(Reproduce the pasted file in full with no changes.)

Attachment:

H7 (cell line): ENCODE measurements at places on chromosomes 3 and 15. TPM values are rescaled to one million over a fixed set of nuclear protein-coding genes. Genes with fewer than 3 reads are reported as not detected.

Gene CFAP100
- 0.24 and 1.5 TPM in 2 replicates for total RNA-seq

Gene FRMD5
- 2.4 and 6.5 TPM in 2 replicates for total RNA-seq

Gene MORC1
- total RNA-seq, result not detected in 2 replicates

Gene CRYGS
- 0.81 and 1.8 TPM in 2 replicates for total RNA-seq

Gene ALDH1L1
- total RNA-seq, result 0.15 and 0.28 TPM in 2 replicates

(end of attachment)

H7 (cell line): ENCODE measurements at places on chromosomes 3 and 15. TPM values are rescaled to one million over a fixed set of nuclear protein-coding genes. Genes with fewer than 3 reads are reported as not detected.

Gene CFAP100
- 0.24 and 1.5 TPM in 2 replicates for total RNA-seq

Gene FRMD5
- 2.4 and 6.5 TPM in 2 replicates for total RNA-seq

Gene MORC1
- total RNA-seq, result not detected in 2 replicates

Gene CRYGS
- 0.81 and 1.8 TPM in 2 replicates for total RNA-seq

Gene ALDH1L1
- total RNA-seq, result 0.15 and 0.28 TPM in 2 replicates